Access to Records

The Archives is committed to making records accessible to the public, however, due to privacy legislation access to some records is restricted to certain people and for certain periods of time. Before access is granted, the Keeper of the Archives will assess if it is appropriate and arrange for documentation to be signed.  In some cases, the materials can be shared with a researcher but may be redacted. Researchers are required to agree to the terms of a disclosure agreement if viewing sensitive or confidential materials.      [Back to index]

Stephen Big Stone, student at Brandon IRS, probably late 1930s.  Regarding citation, see below. UCArchives Wpg, Rev. J. Doyle Papers

Drawing by Stephen Big Stone, student at Brandon IRS, c.1938

Citing Records

It is expected that you will credit the source of your research in academic papers, on websites and in other documents or publications.

Citing records is straightforward if you take careful notes during your research and when making copies. Click here for some Tips on Taking Notes in the Archives.

A good citation will allow another person to easily find the source that you have used.  The complexity of the citation reflects the complexity of the fonds. These are a few examples of footnote citations. These should be adapted to fit the overall style guide you are using.  [Back to index]

Example 1

To cite a document that you accessed in the archives:

To cite the Stephen Big Stone drawing (on the left) as if you had seen it in the archives:

Stephen Big Stone, “I want to be a man”. Rev. John Doyle Personal Papers, Correspondence and Sundry Reports, Folder PP15-16, 3130; UCA-MNWO/ANCC   [Back to index]

Example 2

To cite the photo below, if your only access to it is online:  (Click on photo for more information.)

"They shall beat their swords into ploughshares" takes on a new meaning here with military surplus used in 1964 to haul gravel in the First Nations community of Poplar River, MB.  Nathaniel Queskekapow, Lay Minister at Poplar River "stands guard".  UCCArchivesWpg campbell 156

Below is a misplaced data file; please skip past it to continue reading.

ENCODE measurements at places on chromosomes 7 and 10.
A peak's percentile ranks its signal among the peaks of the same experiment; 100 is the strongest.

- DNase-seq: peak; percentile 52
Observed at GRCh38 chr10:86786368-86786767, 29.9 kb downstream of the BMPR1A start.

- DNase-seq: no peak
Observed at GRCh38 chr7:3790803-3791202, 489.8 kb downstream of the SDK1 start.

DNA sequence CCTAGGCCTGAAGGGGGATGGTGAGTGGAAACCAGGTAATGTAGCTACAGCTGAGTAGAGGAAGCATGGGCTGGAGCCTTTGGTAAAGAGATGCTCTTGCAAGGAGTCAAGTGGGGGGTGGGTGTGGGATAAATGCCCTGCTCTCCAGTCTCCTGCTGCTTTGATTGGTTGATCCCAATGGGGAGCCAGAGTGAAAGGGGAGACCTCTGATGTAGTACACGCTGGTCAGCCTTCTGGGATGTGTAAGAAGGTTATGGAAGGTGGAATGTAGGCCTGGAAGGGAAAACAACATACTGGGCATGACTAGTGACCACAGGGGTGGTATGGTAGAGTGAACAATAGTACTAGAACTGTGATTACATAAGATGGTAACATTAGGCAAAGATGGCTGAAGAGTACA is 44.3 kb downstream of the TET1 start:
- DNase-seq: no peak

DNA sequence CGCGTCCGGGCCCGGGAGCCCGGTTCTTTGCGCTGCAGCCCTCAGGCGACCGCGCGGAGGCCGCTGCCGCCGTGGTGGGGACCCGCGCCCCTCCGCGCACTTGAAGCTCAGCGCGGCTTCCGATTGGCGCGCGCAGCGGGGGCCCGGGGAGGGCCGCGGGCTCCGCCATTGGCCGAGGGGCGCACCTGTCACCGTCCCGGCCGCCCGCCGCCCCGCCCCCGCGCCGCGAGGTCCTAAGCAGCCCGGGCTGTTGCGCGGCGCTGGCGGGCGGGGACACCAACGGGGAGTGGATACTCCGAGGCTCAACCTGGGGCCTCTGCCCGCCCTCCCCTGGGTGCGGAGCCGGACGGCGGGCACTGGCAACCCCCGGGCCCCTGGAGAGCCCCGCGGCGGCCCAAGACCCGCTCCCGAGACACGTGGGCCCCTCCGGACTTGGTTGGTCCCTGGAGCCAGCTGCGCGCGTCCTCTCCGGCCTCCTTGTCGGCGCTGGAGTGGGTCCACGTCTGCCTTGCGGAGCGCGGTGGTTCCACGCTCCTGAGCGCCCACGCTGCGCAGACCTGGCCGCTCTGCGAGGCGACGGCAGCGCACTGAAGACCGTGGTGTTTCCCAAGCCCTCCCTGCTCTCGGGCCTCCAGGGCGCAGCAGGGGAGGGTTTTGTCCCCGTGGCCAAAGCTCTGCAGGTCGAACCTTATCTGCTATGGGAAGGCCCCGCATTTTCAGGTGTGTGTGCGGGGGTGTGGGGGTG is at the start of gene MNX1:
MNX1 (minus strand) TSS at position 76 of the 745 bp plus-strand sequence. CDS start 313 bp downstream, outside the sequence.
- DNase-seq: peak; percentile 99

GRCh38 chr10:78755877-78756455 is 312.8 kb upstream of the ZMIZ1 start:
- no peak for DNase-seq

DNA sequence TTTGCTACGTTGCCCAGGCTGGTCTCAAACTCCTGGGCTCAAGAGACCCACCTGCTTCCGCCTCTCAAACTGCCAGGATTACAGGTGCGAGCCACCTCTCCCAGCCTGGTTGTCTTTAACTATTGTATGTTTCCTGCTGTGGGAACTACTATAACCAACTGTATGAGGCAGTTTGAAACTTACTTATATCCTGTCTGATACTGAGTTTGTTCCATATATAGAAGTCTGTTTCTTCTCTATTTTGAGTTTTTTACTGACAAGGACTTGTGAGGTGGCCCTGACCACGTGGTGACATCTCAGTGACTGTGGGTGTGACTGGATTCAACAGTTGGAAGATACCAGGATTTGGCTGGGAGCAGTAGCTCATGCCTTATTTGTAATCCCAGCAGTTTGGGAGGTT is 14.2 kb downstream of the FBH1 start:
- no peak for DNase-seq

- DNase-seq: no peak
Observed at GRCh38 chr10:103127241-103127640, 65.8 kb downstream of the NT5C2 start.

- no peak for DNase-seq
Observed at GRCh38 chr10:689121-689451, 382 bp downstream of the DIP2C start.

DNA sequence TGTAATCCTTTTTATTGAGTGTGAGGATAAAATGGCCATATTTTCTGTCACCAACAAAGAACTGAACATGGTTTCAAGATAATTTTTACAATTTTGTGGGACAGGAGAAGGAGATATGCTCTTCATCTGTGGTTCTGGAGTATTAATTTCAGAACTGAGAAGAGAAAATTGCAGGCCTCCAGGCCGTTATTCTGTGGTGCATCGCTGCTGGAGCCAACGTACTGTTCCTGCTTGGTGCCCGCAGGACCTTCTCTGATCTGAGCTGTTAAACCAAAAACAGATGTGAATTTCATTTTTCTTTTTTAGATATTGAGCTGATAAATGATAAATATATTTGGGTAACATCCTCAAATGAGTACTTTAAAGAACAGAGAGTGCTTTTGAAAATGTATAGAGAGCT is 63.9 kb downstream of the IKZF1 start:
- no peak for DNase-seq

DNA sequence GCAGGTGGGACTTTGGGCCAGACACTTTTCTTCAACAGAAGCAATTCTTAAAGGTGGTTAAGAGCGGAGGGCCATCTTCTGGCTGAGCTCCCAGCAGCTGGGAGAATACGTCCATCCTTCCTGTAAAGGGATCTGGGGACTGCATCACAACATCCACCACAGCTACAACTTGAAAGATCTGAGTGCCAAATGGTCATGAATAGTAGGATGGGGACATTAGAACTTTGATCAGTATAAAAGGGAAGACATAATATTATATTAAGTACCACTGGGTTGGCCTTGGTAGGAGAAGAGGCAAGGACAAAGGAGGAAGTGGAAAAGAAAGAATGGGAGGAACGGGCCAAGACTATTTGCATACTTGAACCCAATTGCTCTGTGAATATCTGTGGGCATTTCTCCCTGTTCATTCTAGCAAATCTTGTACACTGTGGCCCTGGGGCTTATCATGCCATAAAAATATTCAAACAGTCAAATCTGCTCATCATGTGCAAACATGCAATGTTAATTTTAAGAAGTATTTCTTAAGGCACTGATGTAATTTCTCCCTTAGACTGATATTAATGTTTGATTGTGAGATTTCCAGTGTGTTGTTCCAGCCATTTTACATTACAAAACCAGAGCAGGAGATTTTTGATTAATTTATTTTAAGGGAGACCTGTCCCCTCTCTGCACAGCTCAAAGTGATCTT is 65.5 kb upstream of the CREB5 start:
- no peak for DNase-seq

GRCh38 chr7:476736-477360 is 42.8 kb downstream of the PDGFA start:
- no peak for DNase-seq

Lay Minister Nathaniel Queskekapow, standing beside landing barge used to haul gravel. Poplar River.  1964.  campbell_156  UCA-MNWO/ANCC


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Supporting the Archives

There is no cost to use our records, but we do invite researchers to consider making a tax deductible donation to help us ensure that the records continue to be accessible for others into the future. Follow the link to learn more about making a donation, and about how your gift can make a difference.


While The United Church of Canada Archives MNWO/ANCC endeavours to ensure that the material on this site is accurate and up-to-date when published, we make no representations or warranties of any kind, express or implied, about the completeness, accuracy or reliability with respect to the website or the information, products, services, or related graphics. Users should exercise independent skill and judgment before relying on information from this site. Any reliance placed on the information is therefore strictly at the users own risk.

The listing of a person or organization in any part of this website does not imply any form of endorsement by the United Church of Canada of the products or services provided by that person or organization. Similarly, links to other websites have been inserted for the convenience of users and do not constitute endorsement of material at those sites, or any associated organization, product or service.

Please note that some material on this site may include views or recommendations of third parties, which may not necessarily reflect the views of The United Church of Canada, or indicate its commitment to a particular course of action. The United Church of Canada cannot verify the accuracy of information that has been provided by third parties.